System Bits: Oct. 3


Polariton graphs In a development that a team of researchers from the UK and Russia say could eventually surpass the capabilities of even the most powerful supercomputers, a type of ‘magic dust’ — which combines light and matter — can be used to solve complex problems. Hailing from the University of Cambridge, University of Southampton and Cardiff University in the UK and the Skolk... » read more

Power/Performance Bits: May 16


Chaos-based IC Researchers at North Carolina State University and the College of Wooster developed a three transistor nonlinear, chaos-based integrated circuit combining digital and analog components, which they hope can improve computational power by enabling processing of a larger number of inputs. In chaos-based, nonlinear circuits, one circuit can perform multiple computations instead... » read more

Power/Performance Bits: Sept. 22


Photonic memories A team of researchers from Oxford University, the University of Münster, the Karlsruhe Institute of Technology, and the University of Exeter produced the first all-photonic nonvolatile memory chip. The new device uses the phase-change material Ge2Sb2Te5 (GST), used in rewritable CDs and DVDs, to store data. This material can be made to assume an amorphous state, like glass... » read more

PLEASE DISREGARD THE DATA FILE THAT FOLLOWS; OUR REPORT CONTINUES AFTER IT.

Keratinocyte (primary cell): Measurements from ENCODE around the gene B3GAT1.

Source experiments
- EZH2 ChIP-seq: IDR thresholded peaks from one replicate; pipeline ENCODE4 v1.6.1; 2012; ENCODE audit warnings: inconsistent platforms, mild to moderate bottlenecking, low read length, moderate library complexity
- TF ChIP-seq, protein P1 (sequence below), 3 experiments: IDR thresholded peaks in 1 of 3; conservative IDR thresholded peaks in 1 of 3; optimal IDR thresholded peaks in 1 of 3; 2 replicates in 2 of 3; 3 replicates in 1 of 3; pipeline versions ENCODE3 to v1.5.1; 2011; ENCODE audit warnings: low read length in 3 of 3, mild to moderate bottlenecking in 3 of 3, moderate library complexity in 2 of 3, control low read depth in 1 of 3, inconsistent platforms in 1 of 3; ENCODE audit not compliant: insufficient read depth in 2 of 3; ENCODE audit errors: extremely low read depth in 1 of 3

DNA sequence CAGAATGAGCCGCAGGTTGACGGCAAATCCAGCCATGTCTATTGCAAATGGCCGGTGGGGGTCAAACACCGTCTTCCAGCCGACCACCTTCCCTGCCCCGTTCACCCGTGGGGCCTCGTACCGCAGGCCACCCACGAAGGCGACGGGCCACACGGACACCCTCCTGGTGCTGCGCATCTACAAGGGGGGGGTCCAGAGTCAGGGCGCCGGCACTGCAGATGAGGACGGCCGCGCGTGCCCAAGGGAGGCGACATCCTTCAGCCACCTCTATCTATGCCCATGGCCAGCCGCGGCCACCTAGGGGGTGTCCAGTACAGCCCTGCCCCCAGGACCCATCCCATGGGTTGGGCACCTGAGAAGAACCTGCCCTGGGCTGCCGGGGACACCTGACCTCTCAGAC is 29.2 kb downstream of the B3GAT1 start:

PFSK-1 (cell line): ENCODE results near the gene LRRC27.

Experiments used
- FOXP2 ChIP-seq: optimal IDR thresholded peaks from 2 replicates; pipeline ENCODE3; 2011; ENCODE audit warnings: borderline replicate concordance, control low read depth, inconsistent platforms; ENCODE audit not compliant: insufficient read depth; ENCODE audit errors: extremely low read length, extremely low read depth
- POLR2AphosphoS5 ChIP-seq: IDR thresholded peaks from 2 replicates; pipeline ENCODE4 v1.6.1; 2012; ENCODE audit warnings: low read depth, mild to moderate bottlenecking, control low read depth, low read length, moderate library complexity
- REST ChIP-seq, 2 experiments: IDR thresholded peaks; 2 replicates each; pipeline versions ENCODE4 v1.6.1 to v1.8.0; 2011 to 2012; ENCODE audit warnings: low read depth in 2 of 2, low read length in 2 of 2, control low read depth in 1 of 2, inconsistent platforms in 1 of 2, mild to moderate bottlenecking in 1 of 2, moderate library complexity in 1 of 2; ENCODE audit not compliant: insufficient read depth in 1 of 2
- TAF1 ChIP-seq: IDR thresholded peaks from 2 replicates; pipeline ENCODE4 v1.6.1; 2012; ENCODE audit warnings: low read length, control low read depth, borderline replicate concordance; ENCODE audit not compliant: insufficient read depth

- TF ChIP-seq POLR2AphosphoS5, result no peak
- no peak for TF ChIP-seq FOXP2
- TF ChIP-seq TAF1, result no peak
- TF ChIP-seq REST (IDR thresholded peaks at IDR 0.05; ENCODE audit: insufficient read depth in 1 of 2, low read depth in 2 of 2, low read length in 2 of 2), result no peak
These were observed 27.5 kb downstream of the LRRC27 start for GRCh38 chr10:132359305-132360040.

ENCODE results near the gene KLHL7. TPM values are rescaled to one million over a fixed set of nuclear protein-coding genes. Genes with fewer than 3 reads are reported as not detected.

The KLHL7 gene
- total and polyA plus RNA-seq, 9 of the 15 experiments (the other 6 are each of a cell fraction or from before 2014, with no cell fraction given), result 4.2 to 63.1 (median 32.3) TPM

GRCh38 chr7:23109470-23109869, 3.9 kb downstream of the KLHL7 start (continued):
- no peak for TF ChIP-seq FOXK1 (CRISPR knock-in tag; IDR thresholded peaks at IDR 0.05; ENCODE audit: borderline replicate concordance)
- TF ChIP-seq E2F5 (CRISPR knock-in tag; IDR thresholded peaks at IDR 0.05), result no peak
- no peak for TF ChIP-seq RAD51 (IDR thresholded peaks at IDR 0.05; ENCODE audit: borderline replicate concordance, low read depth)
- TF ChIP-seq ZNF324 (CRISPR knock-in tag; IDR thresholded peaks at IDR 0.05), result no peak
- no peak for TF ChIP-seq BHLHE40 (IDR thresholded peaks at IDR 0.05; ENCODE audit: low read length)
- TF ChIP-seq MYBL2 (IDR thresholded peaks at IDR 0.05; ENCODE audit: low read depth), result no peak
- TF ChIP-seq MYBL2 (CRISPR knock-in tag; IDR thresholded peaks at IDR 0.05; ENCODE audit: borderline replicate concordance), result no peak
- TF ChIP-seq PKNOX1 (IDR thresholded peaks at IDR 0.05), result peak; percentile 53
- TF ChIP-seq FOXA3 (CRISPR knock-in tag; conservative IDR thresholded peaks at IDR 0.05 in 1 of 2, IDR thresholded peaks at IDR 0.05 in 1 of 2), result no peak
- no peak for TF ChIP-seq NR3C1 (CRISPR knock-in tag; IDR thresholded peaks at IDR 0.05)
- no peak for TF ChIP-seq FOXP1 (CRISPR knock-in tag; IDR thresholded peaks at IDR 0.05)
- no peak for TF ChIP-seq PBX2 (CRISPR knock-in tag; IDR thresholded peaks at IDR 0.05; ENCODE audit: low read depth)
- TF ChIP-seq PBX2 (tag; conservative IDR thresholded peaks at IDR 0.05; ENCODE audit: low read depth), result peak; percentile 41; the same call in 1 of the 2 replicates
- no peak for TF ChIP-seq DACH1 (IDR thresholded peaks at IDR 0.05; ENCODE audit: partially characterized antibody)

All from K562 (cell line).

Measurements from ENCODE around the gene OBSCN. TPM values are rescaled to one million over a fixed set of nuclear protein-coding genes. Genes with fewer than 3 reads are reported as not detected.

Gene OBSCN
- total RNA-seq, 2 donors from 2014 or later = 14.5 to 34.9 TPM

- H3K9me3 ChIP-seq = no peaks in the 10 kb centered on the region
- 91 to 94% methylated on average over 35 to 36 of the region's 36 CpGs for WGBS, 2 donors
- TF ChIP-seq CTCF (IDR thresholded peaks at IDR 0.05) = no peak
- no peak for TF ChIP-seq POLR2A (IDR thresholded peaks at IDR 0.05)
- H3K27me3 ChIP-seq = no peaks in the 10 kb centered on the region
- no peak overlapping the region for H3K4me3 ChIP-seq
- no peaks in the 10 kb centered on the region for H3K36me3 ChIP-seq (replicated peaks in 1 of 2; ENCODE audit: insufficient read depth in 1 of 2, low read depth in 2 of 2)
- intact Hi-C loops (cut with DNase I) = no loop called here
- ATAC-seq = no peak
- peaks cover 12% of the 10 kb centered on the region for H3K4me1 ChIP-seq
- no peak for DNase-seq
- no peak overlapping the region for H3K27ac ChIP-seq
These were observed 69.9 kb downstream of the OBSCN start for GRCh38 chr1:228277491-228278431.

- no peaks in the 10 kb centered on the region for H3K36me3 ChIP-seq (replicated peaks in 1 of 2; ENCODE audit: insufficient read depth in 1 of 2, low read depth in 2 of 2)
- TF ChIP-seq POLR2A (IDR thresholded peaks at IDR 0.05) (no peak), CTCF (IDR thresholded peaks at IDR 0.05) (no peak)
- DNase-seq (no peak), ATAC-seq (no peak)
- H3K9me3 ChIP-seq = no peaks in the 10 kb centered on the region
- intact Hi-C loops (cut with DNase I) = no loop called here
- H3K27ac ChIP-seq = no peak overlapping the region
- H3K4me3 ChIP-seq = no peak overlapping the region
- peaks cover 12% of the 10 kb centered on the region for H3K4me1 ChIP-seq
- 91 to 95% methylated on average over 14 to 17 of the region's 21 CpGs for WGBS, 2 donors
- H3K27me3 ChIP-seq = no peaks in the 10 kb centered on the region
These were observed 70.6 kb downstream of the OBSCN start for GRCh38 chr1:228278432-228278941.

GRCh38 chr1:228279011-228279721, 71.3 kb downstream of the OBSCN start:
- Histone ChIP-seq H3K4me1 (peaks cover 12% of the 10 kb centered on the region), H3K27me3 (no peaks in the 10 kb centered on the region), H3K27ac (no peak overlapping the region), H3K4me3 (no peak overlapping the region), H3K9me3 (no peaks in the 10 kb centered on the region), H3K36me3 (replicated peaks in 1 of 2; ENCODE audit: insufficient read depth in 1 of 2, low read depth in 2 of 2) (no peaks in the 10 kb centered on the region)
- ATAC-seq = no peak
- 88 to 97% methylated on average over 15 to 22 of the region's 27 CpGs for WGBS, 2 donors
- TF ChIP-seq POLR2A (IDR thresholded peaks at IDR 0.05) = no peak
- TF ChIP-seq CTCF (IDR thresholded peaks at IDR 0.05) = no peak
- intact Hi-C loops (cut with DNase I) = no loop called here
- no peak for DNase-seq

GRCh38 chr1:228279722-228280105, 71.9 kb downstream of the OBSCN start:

Power/Performance Bits: May 26


Woven fabric electrodes An international team including scientists from the University of Exeter pioneered a new technique to embed transparent, flexible graphene electrodes into fibers commonly associated with the textile industry. Exeter Professor Monica Craciun, co-author of the research said: "This is a pivotal point in the future of wearable electronic devices. The potential has been... » read more